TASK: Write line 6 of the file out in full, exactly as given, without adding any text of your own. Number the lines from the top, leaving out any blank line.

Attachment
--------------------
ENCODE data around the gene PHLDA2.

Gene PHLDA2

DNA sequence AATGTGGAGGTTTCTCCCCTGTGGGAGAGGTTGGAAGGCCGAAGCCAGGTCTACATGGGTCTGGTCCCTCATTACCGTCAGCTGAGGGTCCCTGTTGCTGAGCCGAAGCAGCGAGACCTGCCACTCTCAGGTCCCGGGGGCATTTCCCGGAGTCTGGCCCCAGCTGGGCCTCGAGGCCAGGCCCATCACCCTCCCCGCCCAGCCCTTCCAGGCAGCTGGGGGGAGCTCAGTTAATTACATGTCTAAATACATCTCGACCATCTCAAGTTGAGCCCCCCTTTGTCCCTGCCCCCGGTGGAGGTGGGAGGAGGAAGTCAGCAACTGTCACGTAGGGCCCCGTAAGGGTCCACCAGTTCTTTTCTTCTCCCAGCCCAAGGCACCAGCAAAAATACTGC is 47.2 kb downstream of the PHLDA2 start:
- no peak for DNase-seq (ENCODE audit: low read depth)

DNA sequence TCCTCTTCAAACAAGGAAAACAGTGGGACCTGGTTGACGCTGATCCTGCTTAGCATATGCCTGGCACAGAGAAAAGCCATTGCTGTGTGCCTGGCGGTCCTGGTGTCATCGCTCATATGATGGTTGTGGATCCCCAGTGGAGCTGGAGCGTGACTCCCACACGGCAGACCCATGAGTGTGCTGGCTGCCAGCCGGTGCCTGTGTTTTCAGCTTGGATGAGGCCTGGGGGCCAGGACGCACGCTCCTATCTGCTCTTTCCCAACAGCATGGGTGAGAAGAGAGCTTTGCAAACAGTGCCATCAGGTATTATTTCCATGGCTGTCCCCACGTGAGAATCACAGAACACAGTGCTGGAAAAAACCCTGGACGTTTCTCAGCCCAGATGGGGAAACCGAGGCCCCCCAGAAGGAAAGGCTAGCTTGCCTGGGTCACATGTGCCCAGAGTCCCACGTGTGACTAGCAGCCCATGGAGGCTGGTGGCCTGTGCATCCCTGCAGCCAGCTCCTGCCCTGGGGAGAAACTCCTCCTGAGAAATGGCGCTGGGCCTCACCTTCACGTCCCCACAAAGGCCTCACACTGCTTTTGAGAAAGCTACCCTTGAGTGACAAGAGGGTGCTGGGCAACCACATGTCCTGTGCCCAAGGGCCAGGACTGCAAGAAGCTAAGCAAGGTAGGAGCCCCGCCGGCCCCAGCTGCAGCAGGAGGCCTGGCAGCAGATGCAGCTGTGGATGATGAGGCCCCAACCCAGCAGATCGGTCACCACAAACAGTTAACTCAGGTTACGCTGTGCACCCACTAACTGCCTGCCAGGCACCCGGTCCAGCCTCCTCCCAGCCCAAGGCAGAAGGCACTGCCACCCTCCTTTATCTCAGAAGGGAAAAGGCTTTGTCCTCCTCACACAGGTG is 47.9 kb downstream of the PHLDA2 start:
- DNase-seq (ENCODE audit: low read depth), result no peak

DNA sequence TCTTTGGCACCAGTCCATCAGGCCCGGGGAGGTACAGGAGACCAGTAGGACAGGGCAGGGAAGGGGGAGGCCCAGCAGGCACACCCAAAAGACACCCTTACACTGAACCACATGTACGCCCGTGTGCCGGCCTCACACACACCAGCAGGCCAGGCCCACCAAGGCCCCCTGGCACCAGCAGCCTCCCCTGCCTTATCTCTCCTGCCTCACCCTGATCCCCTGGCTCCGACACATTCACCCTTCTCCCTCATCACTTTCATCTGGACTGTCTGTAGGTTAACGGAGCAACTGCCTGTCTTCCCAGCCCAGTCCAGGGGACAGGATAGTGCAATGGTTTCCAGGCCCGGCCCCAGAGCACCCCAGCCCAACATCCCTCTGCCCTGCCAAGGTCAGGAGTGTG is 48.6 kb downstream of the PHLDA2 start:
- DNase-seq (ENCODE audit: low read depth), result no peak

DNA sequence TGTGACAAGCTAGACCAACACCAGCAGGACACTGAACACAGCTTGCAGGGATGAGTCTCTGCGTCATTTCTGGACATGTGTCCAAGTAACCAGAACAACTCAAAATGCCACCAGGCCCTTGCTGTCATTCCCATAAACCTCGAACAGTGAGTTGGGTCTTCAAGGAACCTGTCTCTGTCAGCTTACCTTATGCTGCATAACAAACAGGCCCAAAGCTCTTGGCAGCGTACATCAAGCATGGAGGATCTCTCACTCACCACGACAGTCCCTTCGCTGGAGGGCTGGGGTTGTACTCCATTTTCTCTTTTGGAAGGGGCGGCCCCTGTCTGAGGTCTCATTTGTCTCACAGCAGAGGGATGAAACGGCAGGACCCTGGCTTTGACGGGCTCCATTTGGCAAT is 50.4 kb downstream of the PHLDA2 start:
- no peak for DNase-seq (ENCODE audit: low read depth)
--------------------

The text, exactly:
- DNase-seq (ENCODE audit: low read depth), result no peak